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I7 2600K temperature spread, should i redo paste?

Last response: in Overclocking
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February 18, 2012 2:32:32 PM

Hi Guys,

This is my first build and first OC, its been running stable for a good few months now but i have only really just looked properly into my temps (I did check at first but once i knew i wasnt exceeding 65C i was happy)
Heres the relevent info...

4.2GhZ @ ~1.25V (1.25 is the maximum, i am using offset mode on the voltage, so it changes a bit but never exceeds 1.25)
Cooler is a Zalmann CNPS 9900MAX Blue

Temps obviously vary but my maximum is 62C-63C if its a hot day (for the 'package' as HWMonitor calls it which always seems to be the highest temp)

What is worrying me is this...

Core#0 - 53C
Core#1 - 58C
Core#2 - 55C
Core#3 - 61C
Package - 62C

I understand that some spread in temps is expected but 8 degrees is surely a bit extreme, 9 degrees if you go off the package temp?!

When i applied my thermal paste(the one that came with the cooler) i used the spread method with a credit card and i didnt think it looked all that great but when nothing caught fire i was happy to leave it since i didnt want to mess around removing my cooler/paste and re-installing but what do you guys think i should do? Is a spread like this normal or should my temps even be this high at such a 'mild' OC on this chip? When idle my voltage drops and i get temps around 30C on all cores but core#0 will drop to 29 and core#3 never drops below 33.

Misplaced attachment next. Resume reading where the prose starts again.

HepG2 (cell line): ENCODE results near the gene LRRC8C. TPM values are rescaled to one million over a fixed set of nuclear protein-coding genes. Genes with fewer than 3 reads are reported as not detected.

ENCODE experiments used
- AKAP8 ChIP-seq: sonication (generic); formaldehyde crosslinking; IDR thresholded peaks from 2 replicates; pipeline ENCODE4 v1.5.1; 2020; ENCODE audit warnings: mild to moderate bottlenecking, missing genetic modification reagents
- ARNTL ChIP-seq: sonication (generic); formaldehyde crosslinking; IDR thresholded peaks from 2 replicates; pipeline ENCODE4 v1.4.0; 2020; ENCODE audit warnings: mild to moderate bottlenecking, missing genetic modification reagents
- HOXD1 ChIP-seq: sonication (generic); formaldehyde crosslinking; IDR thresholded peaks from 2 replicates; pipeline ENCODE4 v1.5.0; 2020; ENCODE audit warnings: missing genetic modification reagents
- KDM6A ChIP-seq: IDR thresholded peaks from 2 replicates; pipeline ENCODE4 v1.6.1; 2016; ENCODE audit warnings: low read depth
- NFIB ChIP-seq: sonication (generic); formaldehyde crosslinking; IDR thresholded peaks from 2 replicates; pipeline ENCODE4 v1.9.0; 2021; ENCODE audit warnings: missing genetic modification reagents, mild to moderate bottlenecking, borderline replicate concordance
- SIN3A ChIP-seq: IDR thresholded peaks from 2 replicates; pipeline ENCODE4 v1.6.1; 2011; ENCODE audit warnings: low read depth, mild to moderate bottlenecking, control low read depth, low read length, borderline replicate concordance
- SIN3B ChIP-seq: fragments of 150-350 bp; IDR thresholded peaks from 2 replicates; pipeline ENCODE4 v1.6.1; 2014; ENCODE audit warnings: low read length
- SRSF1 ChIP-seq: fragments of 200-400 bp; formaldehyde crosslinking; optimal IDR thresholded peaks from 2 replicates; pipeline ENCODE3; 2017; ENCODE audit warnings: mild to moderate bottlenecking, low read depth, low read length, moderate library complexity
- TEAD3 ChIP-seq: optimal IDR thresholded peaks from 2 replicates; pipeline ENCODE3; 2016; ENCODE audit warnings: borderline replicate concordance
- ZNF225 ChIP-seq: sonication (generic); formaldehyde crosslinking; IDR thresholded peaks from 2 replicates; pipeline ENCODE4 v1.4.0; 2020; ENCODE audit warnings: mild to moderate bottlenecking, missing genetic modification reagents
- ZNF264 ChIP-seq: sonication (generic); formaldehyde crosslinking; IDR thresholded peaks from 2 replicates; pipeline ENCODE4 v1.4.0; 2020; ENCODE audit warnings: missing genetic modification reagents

Thanks for any advice
a b K Overclocking
February 18, 2012 3:37:26 PM

I would. And I would also make sure my cables were routed inside the case to ensure unobstructed airflow through the case. You can get inexpensive nylon ties at the big-box hardware stores to hold your power and data cables away from the airflow.
February 19, 2012 9:29:05 AM

Thanks, my cables are pretty decent anyway my case allowed me to router everything behind the mb tray and through cutouts
February 19, 2012 9:49:59 AM

The CPU to heatsink interface is critical with hot processors like the 2600K. There are innumerable tutorials on the internet already but here are the basics:
Start with an absolutely clean surface. Fingerprints are bad.
Use a quality paste. Arctic Silver 5 is almost universally regarded as ideal and it's really not very expensive.
Use the least amount possible to get a smooth, uninterrupted layer on the CPU. All you're trying to do is fill any microscopic voids between the surfaces.

If you weren't happy with the job you did, you probably messed it up. What will work fine on a lesser CPU just won't cut it for a 2600K.
!